Food Sovereignty Ghana (FSG) has called on the government to be coherent on its policy on genetically modified organisms (GMO).
FSG, a food safety campaigner, has also urged the government to be vigilant against deceptive media messages on alleged benefits of GMO introduction into Ghana’s food chain.
“We find it interesting that the minister [for Food and Agriculture] has made a one-eighty degree turn on his position on GMOs but we would like to see the government speak in one voice in the same manner as the minister did recently,” FSG said in a statement issued on March 31.
The Daily Graphic newspaper last week reported the minister Dr. Akoto Owusu Afriyie as describing GMOs as a controversial subject which a section of Ghanaian society was seriously against.
He told a meeting of 19 African country directors of the World Food Programme (WFP) in Accra that “indeed, we don’t need it,” because Ghana is sufficient in terms of improved seeds.
FSG says the comments by the minister “is a sign that the government is feeling the push-back from the Ghanaian public. This is happening at a time that the GM lobby has been intensifying their pro-GMO campaign activities involving local scientists, media personnel and some farmers.
“The Ghanaian public has clearly seen through such efforts, and are asking the right questions. Dr. Afriyie cannot extricate himself from the GMO debacle without clarifying the official position of his own ministry on the matter,” the food safety campaigners said in the release.
Read the full statement below.
Food Sovereignty Ghana (FSG) urgently calls on the government to be coherent in its policy on the introduction of genetically modified organisms (GMO) into our food chain and desist from misleading media sound bites calibrated to throw dust into the eyes of the public.
We find it interesting that the minister has made a one-eighty degree turn on his position on GMOs, but we would like to see the government speak in one voice in the same manner as the minister did recently: describing GMO as a "controversial subject", he told the WFP country managers that "a section of Ghanaian society was seriously against it and, indeed, we don't need it", explaining that what the country had in terms of improved seeds was sufficient."
We believe this is a sign that the government is feeling the push-back from the Ghanaian public. This is happening at a time that the GM lobby has been intensifying their pro-GMO campaign activities involving local scientists, media personnel and some farmers. The Ghanaian public has clearly seen through such efforts, and are asking the right questions. Dr Afriyie cannot extricate himself from the GMO debacle without clarifying the official position of his own ministry on the matter.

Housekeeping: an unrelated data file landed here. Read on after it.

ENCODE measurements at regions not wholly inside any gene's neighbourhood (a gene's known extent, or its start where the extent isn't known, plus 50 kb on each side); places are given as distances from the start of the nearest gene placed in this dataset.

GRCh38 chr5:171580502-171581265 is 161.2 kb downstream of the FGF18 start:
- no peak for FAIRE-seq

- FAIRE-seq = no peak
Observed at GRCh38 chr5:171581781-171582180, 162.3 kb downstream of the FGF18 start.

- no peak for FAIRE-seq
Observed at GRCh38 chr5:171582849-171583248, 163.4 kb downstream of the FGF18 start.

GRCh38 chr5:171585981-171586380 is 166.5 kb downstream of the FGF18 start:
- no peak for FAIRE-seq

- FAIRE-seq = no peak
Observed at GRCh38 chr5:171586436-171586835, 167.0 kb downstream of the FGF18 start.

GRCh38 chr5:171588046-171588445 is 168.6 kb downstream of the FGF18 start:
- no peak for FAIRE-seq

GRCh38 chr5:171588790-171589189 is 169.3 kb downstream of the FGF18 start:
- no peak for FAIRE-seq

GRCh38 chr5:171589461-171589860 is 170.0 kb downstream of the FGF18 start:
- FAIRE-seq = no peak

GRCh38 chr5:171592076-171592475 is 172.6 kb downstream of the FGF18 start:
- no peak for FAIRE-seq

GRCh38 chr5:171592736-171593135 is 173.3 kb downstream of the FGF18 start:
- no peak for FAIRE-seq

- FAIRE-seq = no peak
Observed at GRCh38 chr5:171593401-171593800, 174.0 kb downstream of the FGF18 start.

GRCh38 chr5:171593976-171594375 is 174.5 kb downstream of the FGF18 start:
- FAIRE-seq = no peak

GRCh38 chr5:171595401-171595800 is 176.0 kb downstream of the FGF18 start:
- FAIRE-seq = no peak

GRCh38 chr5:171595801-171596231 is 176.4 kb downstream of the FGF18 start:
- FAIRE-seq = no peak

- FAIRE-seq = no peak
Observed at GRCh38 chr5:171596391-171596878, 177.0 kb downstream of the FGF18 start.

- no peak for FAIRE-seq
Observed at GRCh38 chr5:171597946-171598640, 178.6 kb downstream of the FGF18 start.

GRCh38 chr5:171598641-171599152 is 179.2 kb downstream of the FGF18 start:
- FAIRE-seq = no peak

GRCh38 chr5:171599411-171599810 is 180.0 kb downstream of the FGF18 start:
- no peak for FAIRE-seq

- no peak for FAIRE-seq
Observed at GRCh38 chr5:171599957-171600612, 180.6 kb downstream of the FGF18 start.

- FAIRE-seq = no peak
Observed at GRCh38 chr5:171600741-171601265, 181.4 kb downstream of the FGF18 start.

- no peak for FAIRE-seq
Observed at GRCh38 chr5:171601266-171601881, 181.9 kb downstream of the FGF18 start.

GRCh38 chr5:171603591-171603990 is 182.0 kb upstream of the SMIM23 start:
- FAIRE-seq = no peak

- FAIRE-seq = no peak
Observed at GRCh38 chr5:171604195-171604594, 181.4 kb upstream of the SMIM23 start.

We, therefore, take notice that after vigorously defending GMOs to the extent of earning the acronym "GMO Minister", the Minister of Food and Agriculture, Dr Owusu Afriyie Akoto, has been compelled to again insist on a change of his position. Whilst FSG welcomes the minister's new appreciation of the reality as a progressive development, it must be clear to all that this is not enough.
Reactions across the board among our membership as well as colleagues in the civil society and agroecology advocacy movements overwhelmingly see this as a step in the right direction from a key policymaker. However, most are quick to add that there is still a lack of clarity on what the position of the Government of Ghana is on the introduction of GMOs into our food chain, despite the fact that scientific uncertainties persist, and consumers right to know is currently being undermined by the lack of laws requiring even the labelling of the so-called "approved" GMOs!
What we find most worrying here is the fact that Dr Afriyie's position appears to be an attempt to camouflage the official government policy, possibly with an eye on the 2020 elections. Clearly aware of the unpopularity of the plans of the GMO lobby, the government has clearly been very timid in promoting its official policy on GMOs. The only rare occasion we came across an official from the Ministry of Food and Agriculture, publicly declaring the stand of the government was during a "Question and Answer Session On Genetically Modified Foods And Its Implications For Ghana", at the Obed Asamoah Conference Room of Ministry of Foreign Affairs on Tuesday, 16th January, 2018, Dr. Solomon Gyan-Ansah, Deputy Director for Crop Services, Ministry of Food and Agriculture declared the stand of the government as being for the introduction of GMOs into our food chain.